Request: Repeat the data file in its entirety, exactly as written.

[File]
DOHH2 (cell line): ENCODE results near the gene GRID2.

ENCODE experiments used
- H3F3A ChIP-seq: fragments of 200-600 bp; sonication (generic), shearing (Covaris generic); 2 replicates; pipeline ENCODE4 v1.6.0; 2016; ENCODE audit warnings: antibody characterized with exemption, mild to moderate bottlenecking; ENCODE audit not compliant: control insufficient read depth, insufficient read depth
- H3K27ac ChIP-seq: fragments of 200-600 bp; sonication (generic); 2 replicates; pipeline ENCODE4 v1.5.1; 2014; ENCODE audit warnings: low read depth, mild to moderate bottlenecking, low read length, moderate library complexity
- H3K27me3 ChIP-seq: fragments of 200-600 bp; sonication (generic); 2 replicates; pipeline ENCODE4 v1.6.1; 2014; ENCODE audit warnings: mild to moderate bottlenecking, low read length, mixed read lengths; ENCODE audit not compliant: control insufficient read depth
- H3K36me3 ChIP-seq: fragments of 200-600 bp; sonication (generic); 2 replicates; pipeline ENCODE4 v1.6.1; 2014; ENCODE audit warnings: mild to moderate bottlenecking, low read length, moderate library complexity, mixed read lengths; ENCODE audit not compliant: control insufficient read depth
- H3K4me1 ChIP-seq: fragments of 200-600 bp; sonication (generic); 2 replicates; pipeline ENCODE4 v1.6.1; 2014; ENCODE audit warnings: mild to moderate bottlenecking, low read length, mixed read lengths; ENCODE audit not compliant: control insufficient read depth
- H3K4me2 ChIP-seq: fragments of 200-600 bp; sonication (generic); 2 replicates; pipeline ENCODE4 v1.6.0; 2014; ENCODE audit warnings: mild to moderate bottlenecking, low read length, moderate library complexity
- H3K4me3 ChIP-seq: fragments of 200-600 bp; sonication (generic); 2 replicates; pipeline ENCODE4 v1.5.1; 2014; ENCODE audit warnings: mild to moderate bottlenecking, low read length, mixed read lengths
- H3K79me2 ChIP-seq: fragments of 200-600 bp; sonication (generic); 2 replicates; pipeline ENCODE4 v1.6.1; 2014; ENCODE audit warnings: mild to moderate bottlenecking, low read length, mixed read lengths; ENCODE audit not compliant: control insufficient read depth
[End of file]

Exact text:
DOHH2 (cell line): ENCODE results near the gene GRID2.

ENCODE experiments used
- H3F3A ChIP-seq: fragments of 200-600 bp; sonication (generic), shearing (Covaris generic); 2 replicates; pipeline ENCODE4 v1.6.0; 2016; ENCODE audit warnings: antibody characterized with exemption, mild to moderate bottlenecking; ENCODE audit not compliant: control insufficient read depth, insufficient read depth
- H3K27ac ChIP-seq: fragments of 200-600 bp; sonication (generic); 2 replicates; pipeline ENCODE4 v1.5.1; 2014; ENCODE audit warnings: low read depth, mild to moderate bottlenecking, low read length, moderate library complexity
- H3K27me3 ChIP-seq: fragments of 200-600 bp; sonication (generic); 2 replicates; pipeline ENCODE4 v1.6.1; 2014; ENCODE audit warnings: mild to moderate bottlenecking, low read length, mixed read lengths; ENCODE audit not compliant: control insufficient read depth
- H3K36me3 ChIP-seq: fragments of 200-600 bp; sonication (generic); 2 replicates; pipeline ENCODE4 v1.6.1; 2014; ENCODE audit warnings: mild to moderate bottlenecking, low read length, moderate library complexity, mixed read lengths; ENCODE audit not compliant: control insufficient read depth
- H3K4me1 ChIP-seq: fragments of 200-600 bp; sonication (generic); 2 replicates; pipeline ENCODE4 v1.6.1; 2014; ENCODE audit warnings: mild to moderate bottlenecking, low read length, mixed read lengths; ENCODE audit not compliant: control insufficient read depth
- H3K4me2 ChIP-seq: fragments of 200-600 bp; sonication (generic); 2 replicates; pipeline ENCODE4 v1.6.0; 2014; ENCODE audit warnings: mild to moderate bottlenecking, low read length, moderate library complexity
- H3K4me3 ChIP-seq: fragments of 200-600 bp; sonication (generic); 2 replicates; pipeline ENCODE4 v1.5.1; 2014; ENCODE audit warnings: mild to moderate bottlenecking, low read length, mixed read lengths
- H3K79me2 ChIP-seq: fragments of 200-600 bp; sonication (generic); 2 replicates; pipeline ENCODE4 v1.6.1; 2014; ENCODE audit warnings: mild to moderate bottlenecking, low read length, mixed read lengths; ENCODE audit not compliant: control insufficient read depth